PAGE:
Objections Rule to Be Released (?) and a Recap on “Contacting Your Representatives”

This came across me email from the LM Tribune online here.

The U.S. Forest Service is changing the process by which citizens can challenge timber sales and other actions.

Under the new guidelines, which are expected to be unveiled this week, people who want to challenge agency actions will be required to fully participate in the public review process and file formal objections prior to forest supervisors making final decisions.

Some of you may remember that I wrote my Senators asking why this had been requested by Congress last year and still hadn’t been completed. That was part of the post here Paid Gladiators and Unpaid Peacemakers: There Must Be a Better Way.”

Here is what happened:

Senator Udall’s office first wrote back and said they received my email. In about six weeks they sent a copy of a letter they sent to the Chief asking about it and for the Forest Service to write me back (I expect this became “controlled correspondence”). I never heard from the Forest Service, but if the objections rule is coming out, that’s what I wanted. As I noted before, they had a place for natural resources in their drop down menu.

Senator Bennett’s office never wrote back to say they received my email. About a month and a half in they sent a form letter saying that they noted my concerns and would take them into consideration (which actually wasn’t the point). This office’s dropdown didn’t have a place for natural resources so I had to select “environment.” For the State of Colorado. Really.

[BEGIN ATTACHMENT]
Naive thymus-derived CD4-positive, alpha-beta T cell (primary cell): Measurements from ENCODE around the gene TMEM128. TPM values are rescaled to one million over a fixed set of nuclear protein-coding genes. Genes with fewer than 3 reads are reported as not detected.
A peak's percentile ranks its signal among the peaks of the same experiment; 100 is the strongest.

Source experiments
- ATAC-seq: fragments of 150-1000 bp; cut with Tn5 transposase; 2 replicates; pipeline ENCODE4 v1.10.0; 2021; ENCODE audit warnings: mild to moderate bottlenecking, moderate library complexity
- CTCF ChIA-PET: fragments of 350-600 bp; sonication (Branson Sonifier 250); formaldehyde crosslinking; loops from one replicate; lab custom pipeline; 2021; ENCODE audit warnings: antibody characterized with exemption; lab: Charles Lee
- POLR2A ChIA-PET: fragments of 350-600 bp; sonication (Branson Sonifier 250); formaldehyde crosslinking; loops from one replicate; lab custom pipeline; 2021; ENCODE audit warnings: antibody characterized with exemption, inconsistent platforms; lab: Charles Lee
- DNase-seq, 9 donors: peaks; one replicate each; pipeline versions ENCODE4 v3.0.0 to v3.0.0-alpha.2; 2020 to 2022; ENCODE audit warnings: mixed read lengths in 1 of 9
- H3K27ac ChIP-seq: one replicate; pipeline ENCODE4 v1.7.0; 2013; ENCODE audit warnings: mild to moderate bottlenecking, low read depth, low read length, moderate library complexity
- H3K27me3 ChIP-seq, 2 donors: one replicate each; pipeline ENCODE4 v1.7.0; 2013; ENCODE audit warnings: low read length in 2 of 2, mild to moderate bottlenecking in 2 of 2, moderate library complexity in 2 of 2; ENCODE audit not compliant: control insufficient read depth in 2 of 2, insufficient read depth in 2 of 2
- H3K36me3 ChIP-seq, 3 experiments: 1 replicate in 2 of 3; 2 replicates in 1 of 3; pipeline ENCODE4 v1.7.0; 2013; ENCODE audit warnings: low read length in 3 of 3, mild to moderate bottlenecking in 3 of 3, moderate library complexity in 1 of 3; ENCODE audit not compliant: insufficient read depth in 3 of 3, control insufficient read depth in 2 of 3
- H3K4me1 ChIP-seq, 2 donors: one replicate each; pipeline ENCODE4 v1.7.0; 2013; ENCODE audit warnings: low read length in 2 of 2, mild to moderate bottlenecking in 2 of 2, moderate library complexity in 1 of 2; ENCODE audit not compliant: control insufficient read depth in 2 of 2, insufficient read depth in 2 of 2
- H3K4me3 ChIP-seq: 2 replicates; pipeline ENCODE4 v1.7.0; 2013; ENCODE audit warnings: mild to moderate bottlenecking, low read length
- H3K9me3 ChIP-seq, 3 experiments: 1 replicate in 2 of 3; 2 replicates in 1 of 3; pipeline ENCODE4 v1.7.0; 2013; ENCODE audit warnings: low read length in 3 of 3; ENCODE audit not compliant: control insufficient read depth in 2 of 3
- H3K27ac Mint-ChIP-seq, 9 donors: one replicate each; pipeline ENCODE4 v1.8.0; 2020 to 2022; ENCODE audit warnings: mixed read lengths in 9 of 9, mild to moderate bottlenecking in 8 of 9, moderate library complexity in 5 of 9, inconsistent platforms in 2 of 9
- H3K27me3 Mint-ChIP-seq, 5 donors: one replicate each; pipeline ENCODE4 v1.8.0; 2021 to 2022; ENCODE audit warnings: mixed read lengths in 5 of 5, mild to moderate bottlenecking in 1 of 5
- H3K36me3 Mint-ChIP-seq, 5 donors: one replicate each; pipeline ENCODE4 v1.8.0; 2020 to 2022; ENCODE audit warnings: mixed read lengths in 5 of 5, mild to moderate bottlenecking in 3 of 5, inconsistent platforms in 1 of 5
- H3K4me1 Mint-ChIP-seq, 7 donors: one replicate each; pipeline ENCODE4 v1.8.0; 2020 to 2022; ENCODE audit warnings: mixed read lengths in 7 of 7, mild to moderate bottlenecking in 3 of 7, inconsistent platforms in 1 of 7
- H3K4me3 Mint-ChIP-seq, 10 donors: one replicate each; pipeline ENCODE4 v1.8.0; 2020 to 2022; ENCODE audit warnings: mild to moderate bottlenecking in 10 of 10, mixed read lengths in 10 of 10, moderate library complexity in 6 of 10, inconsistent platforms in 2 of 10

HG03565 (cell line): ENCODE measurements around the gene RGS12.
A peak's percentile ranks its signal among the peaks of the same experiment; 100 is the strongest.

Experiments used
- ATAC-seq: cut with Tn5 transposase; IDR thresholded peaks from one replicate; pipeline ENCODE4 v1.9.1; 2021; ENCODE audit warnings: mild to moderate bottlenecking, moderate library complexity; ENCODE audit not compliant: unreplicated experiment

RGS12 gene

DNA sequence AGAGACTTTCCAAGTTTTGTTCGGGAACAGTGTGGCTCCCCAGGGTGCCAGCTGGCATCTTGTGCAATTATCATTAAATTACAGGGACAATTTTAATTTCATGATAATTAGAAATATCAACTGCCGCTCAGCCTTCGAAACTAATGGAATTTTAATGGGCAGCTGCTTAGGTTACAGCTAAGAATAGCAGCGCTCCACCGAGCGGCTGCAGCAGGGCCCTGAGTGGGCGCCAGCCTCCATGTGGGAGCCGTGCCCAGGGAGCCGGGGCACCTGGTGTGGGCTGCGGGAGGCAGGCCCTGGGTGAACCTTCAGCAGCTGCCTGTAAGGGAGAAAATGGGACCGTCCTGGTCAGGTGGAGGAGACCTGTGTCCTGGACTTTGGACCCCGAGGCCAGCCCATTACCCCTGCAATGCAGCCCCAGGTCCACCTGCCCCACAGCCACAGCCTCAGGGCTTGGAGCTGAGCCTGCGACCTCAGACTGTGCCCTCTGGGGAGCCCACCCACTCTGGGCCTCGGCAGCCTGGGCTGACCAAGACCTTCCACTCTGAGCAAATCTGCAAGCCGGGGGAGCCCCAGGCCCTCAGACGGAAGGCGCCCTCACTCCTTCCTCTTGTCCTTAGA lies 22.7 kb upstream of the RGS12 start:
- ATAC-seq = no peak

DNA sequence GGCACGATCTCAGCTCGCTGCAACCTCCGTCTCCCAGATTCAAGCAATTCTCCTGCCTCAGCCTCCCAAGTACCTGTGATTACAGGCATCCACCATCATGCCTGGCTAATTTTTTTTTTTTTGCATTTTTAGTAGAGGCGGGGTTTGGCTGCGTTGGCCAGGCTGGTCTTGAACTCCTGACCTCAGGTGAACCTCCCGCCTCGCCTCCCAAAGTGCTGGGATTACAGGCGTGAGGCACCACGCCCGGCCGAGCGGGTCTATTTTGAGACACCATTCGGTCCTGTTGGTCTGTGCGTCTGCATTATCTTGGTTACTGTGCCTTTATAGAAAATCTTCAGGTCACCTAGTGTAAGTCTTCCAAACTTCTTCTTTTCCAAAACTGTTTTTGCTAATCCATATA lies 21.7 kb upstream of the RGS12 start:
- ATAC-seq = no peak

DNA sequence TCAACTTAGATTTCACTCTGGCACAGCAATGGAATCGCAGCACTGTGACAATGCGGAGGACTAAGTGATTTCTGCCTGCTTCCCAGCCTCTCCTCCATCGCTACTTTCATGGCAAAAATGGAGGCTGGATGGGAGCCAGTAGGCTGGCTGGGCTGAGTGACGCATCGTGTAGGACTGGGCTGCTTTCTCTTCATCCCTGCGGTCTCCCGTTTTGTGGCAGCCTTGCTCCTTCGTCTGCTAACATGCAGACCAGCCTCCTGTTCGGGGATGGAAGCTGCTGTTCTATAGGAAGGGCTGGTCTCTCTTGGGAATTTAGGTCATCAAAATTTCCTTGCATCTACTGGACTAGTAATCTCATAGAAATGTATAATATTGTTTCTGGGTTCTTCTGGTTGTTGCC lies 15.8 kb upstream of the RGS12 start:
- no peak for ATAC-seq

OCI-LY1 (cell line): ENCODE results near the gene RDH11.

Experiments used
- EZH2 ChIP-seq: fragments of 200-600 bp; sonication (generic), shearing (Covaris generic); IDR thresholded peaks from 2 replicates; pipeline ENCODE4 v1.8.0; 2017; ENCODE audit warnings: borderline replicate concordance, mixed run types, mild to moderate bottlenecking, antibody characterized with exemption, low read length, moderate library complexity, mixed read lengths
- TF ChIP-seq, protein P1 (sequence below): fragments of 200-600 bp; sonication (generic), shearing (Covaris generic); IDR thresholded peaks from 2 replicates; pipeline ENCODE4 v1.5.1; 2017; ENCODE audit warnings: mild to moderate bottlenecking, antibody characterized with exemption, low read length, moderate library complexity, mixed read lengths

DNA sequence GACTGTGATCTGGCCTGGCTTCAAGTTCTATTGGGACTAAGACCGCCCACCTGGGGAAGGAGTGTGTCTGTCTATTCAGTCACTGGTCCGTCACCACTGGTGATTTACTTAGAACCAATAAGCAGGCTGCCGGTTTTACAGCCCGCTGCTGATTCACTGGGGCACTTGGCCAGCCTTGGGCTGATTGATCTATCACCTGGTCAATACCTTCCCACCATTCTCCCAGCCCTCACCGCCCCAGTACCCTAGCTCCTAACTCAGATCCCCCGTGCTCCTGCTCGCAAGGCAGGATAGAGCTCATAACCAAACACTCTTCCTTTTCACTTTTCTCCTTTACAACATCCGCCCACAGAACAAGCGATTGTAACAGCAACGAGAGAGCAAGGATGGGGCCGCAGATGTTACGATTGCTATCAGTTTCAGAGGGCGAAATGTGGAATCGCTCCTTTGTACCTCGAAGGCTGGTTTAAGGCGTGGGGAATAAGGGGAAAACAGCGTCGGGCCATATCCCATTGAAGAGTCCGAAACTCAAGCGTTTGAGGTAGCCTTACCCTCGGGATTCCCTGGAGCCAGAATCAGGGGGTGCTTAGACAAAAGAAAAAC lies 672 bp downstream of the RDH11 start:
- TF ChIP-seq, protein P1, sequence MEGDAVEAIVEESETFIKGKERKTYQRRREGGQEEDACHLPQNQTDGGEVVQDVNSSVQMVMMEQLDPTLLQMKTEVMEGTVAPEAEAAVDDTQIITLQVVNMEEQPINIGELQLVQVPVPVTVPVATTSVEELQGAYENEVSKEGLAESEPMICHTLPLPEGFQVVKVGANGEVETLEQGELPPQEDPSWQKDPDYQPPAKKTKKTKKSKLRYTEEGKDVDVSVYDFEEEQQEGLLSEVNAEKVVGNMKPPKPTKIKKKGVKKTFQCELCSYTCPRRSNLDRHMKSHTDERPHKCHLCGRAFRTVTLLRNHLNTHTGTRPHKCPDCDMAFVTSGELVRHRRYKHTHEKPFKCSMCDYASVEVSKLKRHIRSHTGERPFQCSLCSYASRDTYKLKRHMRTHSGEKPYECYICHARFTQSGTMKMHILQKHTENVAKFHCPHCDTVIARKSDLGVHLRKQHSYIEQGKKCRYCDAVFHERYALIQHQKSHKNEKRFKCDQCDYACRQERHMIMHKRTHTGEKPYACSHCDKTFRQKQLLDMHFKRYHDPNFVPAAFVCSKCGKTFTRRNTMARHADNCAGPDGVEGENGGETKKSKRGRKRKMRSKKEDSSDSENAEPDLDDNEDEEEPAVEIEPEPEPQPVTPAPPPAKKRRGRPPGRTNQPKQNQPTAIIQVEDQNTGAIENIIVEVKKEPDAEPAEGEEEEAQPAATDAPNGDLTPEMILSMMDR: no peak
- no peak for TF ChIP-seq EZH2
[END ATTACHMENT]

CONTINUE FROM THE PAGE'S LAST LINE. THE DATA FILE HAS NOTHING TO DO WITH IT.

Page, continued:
They are both in the same party, so it appears that it’s not a partisan issue.
Ed had mentioned in a previous comment here

In response to your great suggestion about working with (talking to) our fed reps, I have to share from an Idaho perspective. As you likely know, Idaho has gone totally to the right, with extreme GOP control at all levels, county, school boards, House and Senate. OK, I accept that we of the other persuasion are vastly outnumbered.
But I have, on a few occasions, emailed my federal reps in DC. Their electronic sites are a real test of how determined you are to finish. Layer after layer of background and categories before you can insert your message. And you go through this again and again, each time you want to confer. Can’t help but wonder if all this preliminary junk is really intended to screen us out so we won’t “bother them”.
And knowing that I and “them” are so politically separated, my efforts are half-hearted. Tried the phone a few times, but again how many comments to some intern answering the phone are really passed accurately to the congressmen or senators. Doubtful.
A real challenge to be an environmental Democrat in Idaho.

I know some of the rural economic groups have training in working with elected officials and even trips to DC, I wonder if some information is written down that could be shared here about how to work with Congressional folk? The retired feds may have some pent-up desire for this… but in some cases it has to be them who will have to find solutions to the problems we’ve identified.

One Comment

  1. Bother “them”. No bother. Just learn what a constituent is.
    A. Worked on the last campaign, registering voters, phone bank, soliciting and making donatations,
    B. Put an X in the box next to the winning candidate’s name.
    C. Voted in the last election,
    D. Is registered to vote,
    E. A citizen who lives in the geographic area,
    F. Anyone who lives in the geographic area,
    G. Anyone who lives in One of the states or territories of the United States?

    Please pass the sarcastic seasoning.

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